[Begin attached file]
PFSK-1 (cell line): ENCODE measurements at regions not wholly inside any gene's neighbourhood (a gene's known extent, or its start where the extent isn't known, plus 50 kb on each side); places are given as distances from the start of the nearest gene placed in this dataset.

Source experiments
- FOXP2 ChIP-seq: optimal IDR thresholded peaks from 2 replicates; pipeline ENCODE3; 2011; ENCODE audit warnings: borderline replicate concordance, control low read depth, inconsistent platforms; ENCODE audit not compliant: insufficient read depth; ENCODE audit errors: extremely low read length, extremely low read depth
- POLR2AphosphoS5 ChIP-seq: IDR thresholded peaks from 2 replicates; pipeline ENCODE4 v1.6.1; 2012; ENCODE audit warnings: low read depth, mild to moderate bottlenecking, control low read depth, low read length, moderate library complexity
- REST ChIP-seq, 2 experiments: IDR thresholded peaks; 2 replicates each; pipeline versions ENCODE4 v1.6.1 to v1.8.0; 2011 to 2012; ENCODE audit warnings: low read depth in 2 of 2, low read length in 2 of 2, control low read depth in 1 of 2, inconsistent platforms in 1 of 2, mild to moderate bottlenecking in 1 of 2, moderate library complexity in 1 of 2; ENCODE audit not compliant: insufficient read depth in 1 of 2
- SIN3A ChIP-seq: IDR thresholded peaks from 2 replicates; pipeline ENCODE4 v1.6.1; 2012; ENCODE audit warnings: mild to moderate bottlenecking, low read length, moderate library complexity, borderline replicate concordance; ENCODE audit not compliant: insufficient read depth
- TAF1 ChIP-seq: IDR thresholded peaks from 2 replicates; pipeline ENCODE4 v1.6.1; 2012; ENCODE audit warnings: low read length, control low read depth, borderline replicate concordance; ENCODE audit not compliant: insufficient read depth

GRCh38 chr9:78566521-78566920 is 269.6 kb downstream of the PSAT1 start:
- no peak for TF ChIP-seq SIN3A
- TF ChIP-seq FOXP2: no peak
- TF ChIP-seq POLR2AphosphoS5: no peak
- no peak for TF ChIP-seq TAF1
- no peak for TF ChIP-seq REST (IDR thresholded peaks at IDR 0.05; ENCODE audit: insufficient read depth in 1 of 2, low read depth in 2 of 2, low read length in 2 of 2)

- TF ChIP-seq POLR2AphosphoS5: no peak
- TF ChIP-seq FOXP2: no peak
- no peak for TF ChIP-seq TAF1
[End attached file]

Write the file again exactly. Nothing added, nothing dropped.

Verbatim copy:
PFSK-1 (cell line): ENCODE measurements at regions not wholly inside any gene's neighbourhood (a gene's known extent, or its start where the extent isn't known, plus 50 kb on each side); places are given as distances from the start of the nearest gene placed in this dataset.

Source experiments
- FOXP2 ChIP-seq: optimal IDR thresholded peaks from 2 replicates; pipeline ENCODE3; 2011; ENCODE audit warnings: borderline replicate concordance, control low read depth, inconsistent platforms; ENCODE audit not compliant: insufficient read depth; ENCODE audit errors: extremely low read length, extremely low read depth
- POLR2AphosphoS5 ChIP-seq: IDR thresholded peaks from 2 replicates; pipeline ENCODE4 v1.6.1; 2012; ENCODE audit warnings: low read depth, mild to moderate bottlenecking, control low read depth, low read length, moderate library complexity
- REST ChIP-seq, 2 experiments: IDR thresholded peaks; 2 replicates each; pipeline versions ENCODE4 v1.6.1 to v1.8.0; 2011 to 2012; ENCODE audit warnings: low read depth in 2 of 2, low read length in 2 of 2, control low read depth in 1 of 2, inconsistent platforms in 1 of 2, mild to moderate bottlenecking in 1 of 2, moderate library complexity in 1 of 2; ENCODE audit not compliant: insufficient read depth in 1 of 2
- SIN3A ChIP-seq: IDR thresholded peaks from 2 replicates; pipeline ENCODE4 v1.6.1; 2012; ENCODE audit warnings: mild to moderate bottlenecking, low read length, moderate library complexity, borderline replicate concordance; ENCODE audit not compliant: insufficient read depth
- TAF1 ChIP-seq: IDR thresholded peaks from 2 replicates; pipeline ENCODE4 v1.6.1; 2012; ENCODE audit warnings: low read length, control low read depth, borderline replicate concordance; ENCODE audit not compliant: insufficient read depth

GRCh38 chr9:78566521-78566920 is 269.6 kb downstream of the PSAT1 start:
- no peak for TF ChIP-seq SIN3A
- TF ChIP-seq FOXP2: no peak
- TF ChIP-seq POLR2AphosphoS5: no peak
- no peak for TF ChIP-seq TAF1
- no peak for TF ChIP-seq REST (IDR thresholded peaks at IDR 0.05; ENCODE audit: insufficient read depth in 1 of 2, low read depth in 2 of 2, low read length in 2 of 2)

- TF ChIP-seq POLR2AphosphoS5: no peak
- TF ChIP-seq FOXP2: no peak
- no peak for TF ChIP-seq TAF1